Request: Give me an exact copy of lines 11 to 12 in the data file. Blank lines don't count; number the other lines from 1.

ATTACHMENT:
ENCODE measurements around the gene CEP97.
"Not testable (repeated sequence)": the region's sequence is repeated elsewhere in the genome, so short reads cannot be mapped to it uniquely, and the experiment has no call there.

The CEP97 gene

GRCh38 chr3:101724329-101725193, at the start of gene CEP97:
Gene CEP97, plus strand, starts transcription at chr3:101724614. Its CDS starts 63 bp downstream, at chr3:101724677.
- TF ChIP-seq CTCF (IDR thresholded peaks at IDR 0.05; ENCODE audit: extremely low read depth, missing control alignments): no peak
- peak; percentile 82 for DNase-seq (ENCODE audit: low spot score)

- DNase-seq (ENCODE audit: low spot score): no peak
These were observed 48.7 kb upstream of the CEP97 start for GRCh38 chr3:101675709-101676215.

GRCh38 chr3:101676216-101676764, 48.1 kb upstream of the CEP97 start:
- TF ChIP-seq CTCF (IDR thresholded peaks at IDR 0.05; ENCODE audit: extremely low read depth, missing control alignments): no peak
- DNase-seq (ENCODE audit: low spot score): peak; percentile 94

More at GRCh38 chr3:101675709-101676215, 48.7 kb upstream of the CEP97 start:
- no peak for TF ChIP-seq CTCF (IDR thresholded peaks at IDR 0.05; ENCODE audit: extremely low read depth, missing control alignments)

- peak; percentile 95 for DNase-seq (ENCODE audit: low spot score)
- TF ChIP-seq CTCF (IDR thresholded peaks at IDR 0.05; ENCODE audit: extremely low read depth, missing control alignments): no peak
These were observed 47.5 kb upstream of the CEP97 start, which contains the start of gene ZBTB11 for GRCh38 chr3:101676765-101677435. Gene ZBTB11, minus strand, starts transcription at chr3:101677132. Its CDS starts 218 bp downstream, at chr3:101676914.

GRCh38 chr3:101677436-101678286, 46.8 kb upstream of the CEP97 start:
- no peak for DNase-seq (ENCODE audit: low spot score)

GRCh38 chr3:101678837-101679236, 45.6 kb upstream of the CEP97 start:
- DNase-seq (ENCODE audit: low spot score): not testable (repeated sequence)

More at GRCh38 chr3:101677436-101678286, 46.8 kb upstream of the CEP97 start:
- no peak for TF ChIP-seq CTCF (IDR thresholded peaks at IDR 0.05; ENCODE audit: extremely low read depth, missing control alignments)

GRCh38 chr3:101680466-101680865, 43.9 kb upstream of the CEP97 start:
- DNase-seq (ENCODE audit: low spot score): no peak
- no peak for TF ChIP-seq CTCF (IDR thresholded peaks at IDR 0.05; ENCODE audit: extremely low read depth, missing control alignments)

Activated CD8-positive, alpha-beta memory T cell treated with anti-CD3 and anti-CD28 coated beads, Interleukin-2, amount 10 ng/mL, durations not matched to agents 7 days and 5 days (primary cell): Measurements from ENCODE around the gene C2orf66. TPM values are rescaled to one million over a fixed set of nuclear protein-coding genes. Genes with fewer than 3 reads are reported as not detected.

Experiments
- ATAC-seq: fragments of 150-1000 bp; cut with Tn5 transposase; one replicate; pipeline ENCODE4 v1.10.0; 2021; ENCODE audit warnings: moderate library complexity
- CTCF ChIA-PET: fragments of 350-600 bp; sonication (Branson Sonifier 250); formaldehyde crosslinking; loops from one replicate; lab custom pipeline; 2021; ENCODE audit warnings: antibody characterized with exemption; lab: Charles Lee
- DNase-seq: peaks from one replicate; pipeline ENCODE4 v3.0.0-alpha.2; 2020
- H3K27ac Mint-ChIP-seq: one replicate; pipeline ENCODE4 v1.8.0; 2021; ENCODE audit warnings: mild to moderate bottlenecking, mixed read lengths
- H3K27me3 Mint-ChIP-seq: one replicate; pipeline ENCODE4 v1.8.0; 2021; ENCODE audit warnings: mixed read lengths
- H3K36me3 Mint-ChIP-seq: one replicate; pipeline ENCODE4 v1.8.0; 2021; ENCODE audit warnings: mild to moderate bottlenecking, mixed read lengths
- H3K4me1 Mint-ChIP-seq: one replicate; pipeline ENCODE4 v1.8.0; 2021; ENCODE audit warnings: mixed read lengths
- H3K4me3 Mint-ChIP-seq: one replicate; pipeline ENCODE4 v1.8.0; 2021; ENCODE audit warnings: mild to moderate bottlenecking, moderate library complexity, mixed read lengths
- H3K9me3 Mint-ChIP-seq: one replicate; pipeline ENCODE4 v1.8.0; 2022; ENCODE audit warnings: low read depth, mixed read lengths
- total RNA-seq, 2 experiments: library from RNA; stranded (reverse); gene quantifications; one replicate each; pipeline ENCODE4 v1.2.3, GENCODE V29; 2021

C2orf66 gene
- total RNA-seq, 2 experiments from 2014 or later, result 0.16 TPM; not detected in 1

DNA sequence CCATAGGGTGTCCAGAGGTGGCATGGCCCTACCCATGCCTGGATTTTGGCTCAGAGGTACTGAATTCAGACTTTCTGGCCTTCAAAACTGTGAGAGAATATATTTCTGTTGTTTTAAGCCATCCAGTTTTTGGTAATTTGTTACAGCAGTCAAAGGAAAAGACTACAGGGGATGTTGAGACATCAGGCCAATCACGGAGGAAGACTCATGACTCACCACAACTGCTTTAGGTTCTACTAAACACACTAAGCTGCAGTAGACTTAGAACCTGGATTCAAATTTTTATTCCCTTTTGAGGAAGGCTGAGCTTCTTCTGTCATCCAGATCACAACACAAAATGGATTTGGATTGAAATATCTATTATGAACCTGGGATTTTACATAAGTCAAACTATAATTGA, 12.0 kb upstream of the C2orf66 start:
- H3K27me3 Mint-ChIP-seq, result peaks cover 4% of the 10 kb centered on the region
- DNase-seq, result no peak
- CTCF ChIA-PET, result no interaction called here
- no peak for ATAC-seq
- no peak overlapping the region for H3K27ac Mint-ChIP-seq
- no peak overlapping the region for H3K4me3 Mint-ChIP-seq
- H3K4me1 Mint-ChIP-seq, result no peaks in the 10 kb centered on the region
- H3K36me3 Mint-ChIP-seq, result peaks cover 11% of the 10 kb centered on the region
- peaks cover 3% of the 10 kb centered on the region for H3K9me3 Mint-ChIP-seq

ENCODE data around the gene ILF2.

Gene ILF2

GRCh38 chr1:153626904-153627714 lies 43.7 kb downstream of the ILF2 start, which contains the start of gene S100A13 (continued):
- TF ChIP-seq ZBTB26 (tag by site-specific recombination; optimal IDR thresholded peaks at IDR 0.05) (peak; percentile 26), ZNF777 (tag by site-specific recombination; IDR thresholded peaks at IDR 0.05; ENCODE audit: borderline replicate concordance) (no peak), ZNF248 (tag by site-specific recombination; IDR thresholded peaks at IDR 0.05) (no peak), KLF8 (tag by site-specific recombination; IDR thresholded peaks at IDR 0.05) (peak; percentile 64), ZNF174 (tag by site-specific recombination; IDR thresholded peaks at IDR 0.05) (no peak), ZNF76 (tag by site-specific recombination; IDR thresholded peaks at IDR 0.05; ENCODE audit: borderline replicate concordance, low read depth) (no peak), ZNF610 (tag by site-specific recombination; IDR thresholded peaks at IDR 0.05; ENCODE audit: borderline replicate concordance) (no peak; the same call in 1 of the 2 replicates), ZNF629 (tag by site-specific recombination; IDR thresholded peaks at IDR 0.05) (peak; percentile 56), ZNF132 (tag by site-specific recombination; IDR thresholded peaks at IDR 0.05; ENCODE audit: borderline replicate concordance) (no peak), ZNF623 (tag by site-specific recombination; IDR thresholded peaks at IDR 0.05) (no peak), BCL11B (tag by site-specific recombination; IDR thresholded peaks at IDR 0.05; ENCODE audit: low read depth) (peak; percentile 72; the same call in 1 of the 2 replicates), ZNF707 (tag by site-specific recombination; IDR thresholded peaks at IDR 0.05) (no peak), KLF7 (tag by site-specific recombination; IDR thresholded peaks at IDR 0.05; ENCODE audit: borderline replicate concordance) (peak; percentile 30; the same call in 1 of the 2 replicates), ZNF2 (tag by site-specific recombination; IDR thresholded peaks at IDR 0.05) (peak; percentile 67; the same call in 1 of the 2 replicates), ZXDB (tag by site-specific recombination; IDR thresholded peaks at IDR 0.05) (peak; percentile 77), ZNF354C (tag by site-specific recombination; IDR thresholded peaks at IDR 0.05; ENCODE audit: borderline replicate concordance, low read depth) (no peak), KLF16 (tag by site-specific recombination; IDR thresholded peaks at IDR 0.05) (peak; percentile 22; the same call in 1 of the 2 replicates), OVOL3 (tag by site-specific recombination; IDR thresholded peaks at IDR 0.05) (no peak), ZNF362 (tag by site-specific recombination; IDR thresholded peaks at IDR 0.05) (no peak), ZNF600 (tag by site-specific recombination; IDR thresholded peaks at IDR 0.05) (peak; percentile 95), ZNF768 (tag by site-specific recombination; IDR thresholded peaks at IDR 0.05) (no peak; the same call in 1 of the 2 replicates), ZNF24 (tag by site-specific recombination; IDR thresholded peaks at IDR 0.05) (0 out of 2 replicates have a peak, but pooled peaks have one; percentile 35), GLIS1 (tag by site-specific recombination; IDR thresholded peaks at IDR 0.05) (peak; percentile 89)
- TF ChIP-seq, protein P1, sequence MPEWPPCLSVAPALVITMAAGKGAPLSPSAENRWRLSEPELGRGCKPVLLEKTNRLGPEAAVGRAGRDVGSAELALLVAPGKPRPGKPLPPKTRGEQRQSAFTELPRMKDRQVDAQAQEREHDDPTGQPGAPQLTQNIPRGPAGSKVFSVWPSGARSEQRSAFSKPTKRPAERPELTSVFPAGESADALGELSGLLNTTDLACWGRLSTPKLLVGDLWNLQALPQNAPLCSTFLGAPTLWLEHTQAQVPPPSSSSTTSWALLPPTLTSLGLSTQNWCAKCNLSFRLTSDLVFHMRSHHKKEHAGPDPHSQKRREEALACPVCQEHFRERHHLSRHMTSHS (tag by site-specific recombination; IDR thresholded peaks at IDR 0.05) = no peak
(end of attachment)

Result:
- TF ChIP-seq CTCF (IDR thresholded peaks at IDR 0.05; ENCODE audit: extremely low read depth, missing control alignments): no peak
- DNase-seq (ENCODE audit: low spot score): peak; percentile 94